US, UK, Australia to cooperate on hypersonic weapons under pact | Military News

The AUKUS defense alliance agrees to cooperate on hypersonic weapons and electronic warfare capabilities.

Australia, the United Kingdom and the United States – a grouping known as AUKUS – have agreed to cooperate on hypersonic weapons and electronic warfare capabilities, the leaders of the three countries have said.

The development follows the creation of the AUKUS defense alliance between the three nations in September last year, which prompted Australia to cancel a contract for a conventional French submarine in favor of a nuclear submarine program supported by the US and UK, damaging relations with the French President Emmanuel Macron.

In a joint statement on Tuesday, the AUKUS leaders – UK Prime Minister Boris Johnson, US President Joe Biden and Australian PM Scott Morrison – said they were pleased with the progress of the program for conventionally armed, nuclear-powered submarines for Australia, and the allies would co-operate in other areas too.

“We … committed today to commence new trilateral cooperation on hypersonics and counter-hyperonics, and electronic warfare capabilities, as well as to expand information sharing and to deepen cooperation on defense innovation,” they said.

“These initiatives will add to our existing efforts to deepen cooperation on cyber capabilities, artificial intelligence, quantum technologies, and additional undersea capabilities.

“As our work progresses on these and other critical defense and security capabilities, we will seek opportunities to engage allies and close partners.”

The US and Australia already have a hypersonic weapon program called SCIFiRE, and UK officials said that though Britain would not join that program at this point, the three countries would work together on research and development in the area to increase their options.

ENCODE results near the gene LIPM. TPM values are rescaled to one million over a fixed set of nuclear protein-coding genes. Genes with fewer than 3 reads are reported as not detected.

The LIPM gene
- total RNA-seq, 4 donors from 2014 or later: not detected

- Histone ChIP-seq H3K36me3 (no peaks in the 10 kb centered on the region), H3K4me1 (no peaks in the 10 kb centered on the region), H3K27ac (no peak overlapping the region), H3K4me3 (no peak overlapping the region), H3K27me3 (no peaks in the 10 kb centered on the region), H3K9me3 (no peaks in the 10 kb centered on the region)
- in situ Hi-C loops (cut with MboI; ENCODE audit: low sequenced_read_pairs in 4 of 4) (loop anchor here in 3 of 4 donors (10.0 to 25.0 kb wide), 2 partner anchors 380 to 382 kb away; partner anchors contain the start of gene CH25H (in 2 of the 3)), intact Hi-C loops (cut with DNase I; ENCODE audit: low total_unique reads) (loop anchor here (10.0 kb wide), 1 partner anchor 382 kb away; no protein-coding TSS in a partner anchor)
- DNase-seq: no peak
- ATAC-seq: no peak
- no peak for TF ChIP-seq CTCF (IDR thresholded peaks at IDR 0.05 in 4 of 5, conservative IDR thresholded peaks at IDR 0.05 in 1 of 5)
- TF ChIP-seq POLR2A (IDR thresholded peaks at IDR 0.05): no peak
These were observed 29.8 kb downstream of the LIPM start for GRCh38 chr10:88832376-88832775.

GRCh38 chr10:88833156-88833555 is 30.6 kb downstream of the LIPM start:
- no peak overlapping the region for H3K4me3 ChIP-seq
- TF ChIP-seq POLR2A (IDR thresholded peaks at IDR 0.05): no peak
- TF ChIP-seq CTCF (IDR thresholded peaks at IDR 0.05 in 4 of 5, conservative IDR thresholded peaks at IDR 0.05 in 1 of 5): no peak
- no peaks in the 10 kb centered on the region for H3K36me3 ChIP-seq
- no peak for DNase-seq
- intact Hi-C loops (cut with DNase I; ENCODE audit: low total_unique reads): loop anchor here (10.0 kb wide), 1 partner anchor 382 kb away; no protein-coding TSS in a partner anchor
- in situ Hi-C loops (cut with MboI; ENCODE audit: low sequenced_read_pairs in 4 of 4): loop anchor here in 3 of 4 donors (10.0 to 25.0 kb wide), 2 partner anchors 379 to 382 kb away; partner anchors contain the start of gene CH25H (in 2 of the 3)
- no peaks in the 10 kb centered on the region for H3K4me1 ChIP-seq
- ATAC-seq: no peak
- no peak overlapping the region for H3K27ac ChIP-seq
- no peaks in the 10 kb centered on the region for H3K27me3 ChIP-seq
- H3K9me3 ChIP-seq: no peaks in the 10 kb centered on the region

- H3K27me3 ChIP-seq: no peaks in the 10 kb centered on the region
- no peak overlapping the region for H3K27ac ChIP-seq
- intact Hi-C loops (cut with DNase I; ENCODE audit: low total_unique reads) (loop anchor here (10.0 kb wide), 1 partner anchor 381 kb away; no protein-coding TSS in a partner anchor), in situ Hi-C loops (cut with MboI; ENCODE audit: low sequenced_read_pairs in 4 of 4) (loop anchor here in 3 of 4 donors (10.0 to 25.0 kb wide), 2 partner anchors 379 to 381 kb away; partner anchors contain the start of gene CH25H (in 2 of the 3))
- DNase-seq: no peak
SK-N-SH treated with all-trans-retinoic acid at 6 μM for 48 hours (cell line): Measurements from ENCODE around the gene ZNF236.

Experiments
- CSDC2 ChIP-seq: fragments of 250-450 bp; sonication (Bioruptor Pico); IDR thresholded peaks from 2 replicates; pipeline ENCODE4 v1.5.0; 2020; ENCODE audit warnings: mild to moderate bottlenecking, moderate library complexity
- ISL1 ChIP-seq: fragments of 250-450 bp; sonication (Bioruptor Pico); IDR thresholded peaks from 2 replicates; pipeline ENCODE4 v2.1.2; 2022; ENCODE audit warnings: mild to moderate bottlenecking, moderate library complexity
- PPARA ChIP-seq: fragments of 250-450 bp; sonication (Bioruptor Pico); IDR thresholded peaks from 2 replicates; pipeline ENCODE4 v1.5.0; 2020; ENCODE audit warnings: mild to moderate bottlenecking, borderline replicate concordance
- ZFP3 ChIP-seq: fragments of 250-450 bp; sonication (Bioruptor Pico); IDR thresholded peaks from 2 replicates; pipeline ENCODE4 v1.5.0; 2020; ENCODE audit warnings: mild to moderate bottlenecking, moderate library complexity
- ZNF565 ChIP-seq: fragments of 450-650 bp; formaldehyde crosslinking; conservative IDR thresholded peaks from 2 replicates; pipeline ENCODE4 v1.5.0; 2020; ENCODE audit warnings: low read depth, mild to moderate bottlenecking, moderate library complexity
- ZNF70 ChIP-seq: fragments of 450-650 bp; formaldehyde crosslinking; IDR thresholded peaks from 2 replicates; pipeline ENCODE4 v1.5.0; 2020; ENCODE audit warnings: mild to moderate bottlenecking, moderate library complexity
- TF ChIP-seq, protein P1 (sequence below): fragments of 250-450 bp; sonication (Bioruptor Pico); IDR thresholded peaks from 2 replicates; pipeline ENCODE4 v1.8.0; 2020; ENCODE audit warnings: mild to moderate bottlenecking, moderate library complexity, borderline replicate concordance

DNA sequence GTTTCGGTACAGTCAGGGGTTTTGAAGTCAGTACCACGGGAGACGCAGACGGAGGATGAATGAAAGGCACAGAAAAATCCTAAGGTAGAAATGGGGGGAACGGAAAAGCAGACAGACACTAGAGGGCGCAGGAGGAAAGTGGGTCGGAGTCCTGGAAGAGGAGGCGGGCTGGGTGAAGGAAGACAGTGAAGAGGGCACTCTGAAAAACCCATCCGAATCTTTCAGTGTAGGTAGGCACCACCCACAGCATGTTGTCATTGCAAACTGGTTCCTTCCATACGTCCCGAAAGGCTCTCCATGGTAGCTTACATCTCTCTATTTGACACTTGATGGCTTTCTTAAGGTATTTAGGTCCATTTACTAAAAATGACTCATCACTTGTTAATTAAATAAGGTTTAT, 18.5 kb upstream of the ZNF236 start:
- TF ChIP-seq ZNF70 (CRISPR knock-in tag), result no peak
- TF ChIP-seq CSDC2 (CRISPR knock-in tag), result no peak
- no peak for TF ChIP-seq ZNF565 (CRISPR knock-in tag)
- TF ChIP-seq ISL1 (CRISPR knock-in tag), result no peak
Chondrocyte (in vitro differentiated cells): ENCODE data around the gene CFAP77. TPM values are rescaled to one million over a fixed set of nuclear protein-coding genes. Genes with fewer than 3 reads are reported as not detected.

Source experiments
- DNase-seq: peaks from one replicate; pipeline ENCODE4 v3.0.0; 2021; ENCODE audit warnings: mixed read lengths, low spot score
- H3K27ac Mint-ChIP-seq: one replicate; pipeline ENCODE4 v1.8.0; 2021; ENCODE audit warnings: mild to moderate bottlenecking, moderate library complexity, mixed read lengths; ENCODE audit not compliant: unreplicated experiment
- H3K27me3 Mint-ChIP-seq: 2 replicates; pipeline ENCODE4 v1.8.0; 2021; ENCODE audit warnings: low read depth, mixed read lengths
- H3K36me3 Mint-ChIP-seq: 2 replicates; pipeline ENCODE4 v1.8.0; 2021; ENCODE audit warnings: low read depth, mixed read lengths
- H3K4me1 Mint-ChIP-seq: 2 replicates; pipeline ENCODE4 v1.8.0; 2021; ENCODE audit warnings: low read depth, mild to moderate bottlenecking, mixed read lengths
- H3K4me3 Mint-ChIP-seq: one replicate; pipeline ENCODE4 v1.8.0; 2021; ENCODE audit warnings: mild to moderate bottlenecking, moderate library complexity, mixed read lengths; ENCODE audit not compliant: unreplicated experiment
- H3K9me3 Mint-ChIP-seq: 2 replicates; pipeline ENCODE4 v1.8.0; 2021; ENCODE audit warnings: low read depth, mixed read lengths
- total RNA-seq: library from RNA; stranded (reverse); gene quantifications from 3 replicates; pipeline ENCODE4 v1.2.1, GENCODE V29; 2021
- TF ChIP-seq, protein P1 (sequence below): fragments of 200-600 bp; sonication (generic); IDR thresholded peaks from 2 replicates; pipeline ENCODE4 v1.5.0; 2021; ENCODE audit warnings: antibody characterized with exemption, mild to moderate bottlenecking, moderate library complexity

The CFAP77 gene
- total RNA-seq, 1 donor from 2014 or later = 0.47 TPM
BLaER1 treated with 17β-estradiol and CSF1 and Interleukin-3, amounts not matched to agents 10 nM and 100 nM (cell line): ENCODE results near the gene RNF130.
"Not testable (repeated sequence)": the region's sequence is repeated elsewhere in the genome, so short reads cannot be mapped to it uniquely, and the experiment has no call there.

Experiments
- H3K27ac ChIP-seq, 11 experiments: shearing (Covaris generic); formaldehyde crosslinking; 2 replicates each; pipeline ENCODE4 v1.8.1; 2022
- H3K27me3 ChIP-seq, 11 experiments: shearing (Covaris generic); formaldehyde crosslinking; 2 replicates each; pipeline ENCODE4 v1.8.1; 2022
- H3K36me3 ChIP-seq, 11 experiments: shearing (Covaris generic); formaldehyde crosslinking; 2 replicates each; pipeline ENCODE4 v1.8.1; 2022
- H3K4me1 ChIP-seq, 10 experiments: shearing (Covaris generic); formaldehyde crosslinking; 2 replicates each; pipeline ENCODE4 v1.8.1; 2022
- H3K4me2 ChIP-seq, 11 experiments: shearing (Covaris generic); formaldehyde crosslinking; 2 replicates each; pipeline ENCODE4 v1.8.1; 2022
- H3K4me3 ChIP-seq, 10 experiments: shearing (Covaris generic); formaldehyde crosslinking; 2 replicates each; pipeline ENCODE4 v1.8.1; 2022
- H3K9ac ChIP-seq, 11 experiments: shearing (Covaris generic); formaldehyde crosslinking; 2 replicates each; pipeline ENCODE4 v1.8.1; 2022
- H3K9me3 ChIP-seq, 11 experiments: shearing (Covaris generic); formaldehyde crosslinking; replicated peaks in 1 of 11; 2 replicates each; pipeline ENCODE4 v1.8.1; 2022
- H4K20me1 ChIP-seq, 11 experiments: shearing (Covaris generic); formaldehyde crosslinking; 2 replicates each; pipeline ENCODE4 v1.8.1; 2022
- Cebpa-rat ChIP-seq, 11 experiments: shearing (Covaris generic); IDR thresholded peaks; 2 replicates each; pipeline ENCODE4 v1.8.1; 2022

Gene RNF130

Biden’s administration is investing in the research and development of hypersonic missiles, which travel at five times the speed of sound, as Russia’s February invasion of Ukraine has intensified concerns about European security.

“In light of Russia’s unprovoked, unjustified, and unlawful invasion of Ukraine, we reiterated our unwavering commitment to an international system that respects human rights, the rule of law, and the peaceful resolution of disputes free from coercion,” the leaders said, adding they also reaffirmed their commitment to a “free and open Indo-Pacific”.

When asked about the agreement, China’s UN Ambassador Zhang Jun warned against measures that could fuel a crisis like the Ukraine conflict in other parts of the world.

“Anyone who does not want to see the Ukrainian crisis should refrain from doing things which may lead the other parts of the world into a crisis like this,” Zhang told reporters.

“As the Chinese saying goes: If you do not like it, do not impose it against the others.”

While ballistic missiles fly high into space in an arc to reach their target, a hypersonic weapon flies on a trajectory low in the atmosphere, potentially reaching a target more quickly.

Crucially, a hypersonic missile is manoeuvrable – like the much slower, often subsonic cruise missile – making it much harder to track and defend against.

Russia is seen as the most advanced nation in this field, while China is also aggressively developing the technology, according to the US Congressional Research Service (CRS).

France, Germany, Australia, India and Japan have been working on hypersonics, and Iran, Israel and South Korea have conducted basic research on the technology, the CRS has previously said.

The US, UK and Australia launched their landmark security pact last September. The pact was proclaimed at the time as allowing the three allies to share advanced technologies.

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